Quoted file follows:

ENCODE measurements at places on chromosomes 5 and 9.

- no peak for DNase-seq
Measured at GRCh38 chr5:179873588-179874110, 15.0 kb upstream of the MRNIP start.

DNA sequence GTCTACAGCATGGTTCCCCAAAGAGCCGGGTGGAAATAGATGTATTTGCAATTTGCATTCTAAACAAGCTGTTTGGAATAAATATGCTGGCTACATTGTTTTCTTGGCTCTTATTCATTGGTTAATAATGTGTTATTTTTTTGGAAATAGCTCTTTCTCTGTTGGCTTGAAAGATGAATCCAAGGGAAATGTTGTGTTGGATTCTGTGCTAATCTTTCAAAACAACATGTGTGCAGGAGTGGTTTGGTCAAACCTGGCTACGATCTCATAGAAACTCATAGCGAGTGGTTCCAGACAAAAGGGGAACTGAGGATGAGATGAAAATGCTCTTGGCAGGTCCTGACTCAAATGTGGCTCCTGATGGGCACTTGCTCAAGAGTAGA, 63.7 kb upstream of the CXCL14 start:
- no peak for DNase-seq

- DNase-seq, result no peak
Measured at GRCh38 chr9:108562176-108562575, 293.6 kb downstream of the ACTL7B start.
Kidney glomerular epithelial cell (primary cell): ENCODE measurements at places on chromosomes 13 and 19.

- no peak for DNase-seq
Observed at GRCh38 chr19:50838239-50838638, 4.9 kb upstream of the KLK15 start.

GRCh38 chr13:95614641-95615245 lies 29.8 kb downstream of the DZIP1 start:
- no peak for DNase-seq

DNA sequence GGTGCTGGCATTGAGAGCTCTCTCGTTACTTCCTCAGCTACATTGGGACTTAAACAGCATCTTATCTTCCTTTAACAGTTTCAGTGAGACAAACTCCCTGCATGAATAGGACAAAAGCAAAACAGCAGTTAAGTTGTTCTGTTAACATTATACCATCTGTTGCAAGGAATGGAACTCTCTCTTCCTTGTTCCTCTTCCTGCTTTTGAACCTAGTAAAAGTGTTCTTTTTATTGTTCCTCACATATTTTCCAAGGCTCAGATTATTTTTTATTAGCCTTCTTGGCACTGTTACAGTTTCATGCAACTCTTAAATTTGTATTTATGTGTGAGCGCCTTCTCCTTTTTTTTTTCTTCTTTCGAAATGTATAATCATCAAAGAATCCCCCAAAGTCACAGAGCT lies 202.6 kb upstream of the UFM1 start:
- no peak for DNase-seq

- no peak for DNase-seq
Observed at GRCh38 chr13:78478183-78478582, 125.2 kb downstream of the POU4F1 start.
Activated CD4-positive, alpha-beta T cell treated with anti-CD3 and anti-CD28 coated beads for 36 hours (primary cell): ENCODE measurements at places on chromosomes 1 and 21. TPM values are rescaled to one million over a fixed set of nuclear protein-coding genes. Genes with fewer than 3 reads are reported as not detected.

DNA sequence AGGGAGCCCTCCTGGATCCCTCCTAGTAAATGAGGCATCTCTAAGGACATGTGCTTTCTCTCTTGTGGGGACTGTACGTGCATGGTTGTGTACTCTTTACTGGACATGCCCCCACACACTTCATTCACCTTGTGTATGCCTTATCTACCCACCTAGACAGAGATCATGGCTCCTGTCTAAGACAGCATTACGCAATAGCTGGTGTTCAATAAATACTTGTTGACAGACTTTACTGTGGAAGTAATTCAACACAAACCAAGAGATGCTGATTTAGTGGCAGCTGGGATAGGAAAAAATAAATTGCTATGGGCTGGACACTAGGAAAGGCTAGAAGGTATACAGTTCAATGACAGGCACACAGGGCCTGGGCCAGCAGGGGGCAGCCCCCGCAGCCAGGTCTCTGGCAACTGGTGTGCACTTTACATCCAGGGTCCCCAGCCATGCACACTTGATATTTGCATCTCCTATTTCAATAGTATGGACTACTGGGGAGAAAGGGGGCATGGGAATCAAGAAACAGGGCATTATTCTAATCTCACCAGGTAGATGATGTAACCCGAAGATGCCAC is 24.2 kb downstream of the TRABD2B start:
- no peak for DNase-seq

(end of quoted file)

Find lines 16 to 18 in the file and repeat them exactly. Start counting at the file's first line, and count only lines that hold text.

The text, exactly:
Observed at GRCh38 chr13:78478183-78478582, 125.2 kb downstream of the POU4F1 start.
Activated CD4-positive, alpha-beta T cell treated with anti-CD3 and anti-CD28 coated beads for 36 hours (primary cell): ENCODE measurements at places on chromosomes 1 and 21. TPM values are rescaled to one million over a fixed set of nuclear protein-coding genes. Genes with fewer than 3 reads are reported as not detected.

DNA sequence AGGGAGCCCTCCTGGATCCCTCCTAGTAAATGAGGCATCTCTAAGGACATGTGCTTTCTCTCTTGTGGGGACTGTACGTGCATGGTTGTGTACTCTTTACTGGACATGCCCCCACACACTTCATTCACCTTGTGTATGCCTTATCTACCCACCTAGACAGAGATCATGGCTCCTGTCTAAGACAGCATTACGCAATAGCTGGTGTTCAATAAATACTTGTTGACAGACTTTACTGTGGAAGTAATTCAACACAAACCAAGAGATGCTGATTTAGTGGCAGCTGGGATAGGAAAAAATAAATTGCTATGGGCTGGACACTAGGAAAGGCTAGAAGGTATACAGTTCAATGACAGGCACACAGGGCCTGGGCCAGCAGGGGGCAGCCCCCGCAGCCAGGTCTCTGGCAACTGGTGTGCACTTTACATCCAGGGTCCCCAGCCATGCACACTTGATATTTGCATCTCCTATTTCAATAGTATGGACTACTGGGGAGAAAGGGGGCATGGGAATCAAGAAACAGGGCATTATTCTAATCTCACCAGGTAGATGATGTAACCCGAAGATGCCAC is 24.2 kb downstream of the TRABD2B start: